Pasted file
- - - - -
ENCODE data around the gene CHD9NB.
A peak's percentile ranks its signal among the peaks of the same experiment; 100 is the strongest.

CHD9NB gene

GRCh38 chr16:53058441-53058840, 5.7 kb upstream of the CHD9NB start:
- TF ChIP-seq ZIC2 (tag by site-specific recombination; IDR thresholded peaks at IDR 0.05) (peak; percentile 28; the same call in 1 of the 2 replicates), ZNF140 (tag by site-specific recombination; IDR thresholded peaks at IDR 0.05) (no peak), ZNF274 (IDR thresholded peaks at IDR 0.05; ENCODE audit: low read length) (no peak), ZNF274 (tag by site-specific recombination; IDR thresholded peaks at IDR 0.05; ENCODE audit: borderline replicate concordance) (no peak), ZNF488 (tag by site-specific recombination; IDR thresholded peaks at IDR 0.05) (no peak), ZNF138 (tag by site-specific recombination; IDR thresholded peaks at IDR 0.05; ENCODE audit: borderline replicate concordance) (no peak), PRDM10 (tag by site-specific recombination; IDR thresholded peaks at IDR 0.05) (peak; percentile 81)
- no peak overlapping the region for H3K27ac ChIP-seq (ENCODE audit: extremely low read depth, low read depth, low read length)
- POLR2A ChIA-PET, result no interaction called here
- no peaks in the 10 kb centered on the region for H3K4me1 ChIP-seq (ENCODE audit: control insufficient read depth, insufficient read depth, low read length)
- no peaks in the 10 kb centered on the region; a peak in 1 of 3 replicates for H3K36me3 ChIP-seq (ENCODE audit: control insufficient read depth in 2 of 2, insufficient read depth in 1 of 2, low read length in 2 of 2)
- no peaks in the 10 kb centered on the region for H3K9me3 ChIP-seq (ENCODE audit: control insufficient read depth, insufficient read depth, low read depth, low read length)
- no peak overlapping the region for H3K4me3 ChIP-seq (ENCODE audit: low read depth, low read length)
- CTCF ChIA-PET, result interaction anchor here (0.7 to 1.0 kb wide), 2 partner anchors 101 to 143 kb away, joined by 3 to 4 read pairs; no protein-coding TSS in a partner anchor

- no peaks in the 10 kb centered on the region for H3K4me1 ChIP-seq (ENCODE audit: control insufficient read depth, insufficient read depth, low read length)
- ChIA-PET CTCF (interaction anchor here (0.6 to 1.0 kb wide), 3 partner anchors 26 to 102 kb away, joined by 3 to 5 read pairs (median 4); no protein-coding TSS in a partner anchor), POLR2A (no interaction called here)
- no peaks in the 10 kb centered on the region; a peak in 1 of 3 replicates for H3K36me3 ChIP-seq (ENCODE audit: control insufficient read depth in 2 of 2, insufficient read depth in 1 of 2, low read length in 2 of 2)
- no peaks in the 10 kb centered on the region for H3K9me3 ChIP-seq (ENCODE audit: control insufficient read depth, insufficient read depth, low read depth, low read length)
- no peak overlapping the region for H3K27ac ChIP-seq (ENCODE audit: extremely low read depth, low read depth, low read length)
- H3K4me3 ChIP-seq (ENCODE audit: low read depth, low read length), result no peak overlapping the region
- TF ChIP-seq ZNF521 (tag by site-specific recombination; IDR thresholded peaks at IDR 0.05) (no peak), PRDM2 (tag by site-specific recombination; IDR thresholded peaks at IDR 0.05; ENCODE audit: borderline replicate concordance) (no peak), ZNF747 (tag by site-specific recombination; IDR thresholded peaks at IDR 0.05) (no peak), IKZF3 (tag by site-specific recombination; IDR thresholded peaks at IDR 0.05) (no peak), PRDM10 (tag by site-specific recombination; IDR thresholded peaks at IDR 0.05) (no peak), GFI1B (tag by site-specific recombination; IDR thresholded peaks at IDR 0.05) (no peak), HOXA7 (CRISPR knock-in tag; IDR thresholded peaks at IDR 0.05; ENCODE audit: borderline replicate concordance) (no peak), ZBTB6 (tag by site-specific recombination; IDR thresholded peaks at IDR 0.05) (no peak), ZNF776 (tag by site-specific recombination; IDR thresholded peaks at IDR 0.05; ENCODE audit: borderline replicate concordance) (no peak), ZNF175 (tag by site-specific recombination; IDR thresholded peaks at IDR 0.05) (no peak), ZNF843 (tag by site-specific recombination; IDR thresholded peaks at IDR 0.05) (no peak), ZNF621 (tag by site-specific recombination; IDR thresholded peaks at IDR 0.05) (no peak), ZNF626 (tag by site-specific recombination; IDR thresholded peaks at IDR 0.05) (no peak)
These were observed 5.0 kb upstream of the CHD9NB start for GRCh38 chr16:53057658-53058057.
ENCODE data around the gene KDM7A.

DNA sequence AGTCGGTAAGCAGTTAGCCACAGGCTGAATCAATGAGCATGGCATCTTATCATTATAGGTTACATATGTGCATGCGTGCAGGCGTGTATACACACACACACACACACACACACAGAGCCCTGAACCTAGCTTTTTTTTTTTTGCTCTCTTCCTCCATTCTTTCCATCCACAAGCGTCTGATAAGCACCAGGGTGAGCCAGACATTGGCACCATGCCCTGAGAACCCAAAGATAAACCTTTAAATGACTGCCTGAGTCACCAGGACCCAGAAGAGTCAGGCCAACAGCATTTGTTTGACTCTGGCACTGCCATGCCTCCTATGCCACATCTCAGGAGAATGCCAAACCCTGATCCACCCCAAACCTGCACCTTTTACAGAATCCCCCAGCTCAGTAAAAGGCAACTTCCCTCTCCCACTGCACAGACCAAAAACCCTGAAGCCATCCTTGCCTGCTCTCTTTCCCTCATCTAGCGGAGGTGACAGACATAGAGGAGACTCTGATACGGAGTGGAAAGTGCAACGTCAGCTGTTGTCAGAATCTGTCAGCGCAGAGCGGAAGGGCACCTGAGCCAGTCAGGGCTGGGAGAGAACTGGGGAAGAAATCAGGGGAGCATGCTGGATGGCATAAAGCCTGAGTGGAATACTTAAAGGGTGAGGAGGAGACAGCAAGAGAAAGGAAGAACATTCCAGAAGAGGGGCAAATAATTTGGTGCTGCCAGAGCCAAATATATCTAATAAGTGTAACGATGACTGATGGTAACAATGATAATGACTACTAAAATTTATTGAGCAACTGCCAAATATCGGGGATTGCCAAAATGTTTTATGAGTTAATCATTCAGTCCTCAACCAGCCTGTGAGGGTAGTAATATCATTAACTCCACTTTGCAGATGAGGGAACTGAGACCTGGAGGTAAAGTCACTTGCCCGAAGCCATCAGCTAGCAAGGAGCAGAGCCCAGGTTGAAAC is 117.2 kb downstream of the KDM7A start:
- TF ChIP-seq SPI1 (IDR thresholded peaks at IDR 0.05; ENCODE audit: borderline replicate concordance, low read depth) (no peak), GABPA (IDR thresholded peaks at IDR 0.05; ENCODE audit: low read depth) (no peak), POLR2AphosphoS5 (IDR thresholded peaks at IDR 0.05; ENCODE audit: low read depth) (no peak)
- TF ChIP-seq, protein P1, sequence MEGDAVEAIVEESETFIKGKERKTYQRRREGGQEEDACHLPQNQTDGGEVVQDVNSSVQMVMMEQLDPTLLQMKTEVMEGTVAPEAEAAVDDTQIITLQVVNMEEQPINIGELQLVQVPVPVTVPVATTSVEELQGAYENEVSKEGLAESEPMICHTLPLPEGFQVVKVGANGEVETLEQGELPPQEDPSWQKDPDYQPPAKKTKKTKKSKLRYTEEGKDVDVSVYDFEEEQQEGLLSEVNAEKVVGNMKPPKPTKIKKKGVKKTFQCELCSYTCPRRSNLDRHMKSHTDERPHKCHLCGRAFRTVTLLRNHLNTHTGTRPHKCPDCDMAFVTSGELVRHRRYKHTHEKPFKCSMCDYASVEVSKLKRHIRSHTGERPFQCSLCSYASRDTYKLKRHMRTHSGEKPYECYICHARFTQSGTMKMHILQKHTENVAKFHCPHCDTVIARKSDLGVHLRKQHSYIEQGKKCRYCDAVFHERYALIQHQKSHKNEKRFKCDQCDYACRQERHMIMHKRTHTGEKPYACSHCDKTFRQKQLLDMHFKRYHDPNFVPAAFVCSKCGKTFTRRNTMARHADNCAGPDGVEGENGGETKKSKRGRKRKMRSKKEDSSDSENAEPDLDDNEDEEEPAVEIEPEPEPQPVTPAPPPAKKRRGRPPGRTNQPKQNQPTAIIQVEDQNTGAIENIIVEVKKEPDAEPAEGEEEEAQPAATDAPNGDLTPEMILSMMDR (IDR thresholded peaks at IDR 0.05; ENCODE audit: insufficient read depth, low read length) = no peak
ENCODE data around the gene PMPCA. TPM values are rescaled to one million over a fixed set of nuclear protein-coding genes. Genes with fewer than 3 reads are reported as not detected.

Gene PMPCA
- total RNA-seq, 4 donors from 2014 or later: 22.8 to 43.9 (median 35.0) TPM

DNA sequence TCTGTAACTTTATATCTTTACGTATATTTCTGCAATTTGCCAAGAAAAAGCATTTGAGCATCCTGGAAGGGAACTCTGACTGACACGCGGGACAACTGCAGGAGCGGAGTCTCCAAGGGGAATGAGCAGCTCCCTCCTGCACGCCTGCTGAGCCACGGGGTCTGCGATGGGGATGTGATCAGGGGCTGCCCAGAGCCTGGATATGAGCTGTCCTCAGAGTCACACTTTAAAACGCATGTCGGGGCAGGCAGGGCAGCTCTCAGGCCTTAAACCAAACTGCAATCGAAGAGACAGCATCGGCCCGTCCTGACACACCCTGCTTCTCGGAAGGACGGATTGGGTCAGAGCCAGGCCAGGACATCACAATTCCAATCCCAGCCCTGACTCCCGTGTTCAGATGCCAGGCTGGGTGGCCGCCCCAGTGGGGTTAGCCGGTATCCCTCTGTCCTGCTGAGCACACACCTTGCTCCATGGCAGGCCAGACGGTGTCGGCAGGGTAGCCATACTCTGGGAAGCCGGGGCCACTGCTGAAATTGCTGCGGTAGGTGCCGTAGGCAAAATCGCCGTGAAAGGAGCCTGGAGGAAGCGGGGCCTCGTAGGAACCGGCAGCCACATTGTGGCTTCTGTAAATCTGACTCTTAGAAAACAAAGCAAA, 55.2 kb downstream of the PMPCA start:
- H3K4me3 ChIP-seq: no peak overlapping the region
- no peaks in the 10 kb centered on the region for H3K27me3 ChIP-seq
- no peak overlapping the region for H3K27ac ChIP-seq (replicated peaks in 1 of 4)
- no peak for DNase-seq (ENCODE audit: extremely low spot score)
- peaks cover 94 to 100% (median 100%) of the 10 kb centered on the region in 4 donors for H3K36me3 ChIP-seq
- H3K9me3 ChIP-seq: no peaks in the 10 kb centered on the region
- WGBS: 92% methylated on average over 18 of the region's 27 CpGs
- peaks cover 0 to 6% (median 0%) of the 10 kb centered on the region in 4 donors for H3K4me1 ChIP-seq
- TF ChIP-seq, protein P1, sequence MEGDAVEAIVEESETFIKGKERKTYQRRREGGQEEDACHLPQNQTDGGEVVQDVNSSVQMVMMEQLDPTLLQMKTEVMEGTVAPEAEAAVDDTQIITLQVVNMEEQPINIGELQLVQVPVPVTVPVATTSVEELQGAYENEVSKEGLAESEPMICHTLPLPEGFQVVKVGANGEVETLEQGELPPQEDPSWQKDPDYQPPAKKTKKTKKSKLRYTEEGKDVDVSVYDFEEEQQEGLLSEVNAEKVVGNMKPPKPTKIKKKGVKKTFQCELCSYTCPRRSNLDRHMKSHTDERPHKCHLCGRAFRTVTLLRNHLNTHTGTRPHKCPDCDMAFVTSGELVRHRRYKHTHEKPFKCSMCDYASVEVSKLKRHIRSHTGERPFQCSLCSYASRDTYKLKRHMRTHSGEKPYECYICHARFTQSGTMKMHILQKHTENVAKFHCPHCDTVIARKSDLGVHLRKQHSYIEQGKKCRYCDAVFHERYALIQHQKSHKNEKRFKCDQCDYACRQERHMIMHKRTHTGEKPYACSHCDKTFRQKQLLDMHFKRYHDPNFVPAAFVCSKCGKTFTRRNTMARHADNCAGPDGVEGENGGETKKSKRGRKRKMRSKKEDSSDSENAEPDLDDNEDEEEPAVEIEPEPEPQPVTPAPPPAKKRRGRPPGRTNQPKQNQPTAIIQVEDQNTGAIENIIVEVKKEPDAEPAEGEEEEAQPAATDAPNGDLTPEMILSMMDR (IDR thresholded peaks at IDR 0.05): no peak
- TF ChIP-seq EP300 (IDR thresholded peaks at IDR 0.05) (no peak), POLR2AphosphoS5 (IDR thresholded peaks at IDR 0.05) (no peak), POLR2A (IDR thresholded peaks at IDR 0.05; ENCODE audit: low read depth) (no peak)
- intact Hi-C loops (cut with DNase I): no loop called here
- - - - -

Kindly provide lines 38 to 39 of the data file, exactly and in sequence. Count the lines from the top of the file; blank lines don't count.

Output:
- TF ChIP-seq EP300 (IDR thresholded peaks at IDR 0.05) (no peak), POLR2AphosphoS5 (IDR thresholded peaks at IDR 0.05) (no peak), POLR2A (IDR thresholded peaks at IDR 0.05; ENCODE audit: low read depth) (no peak)
- intact Hi-C loops (cut with DNase I): no loop called here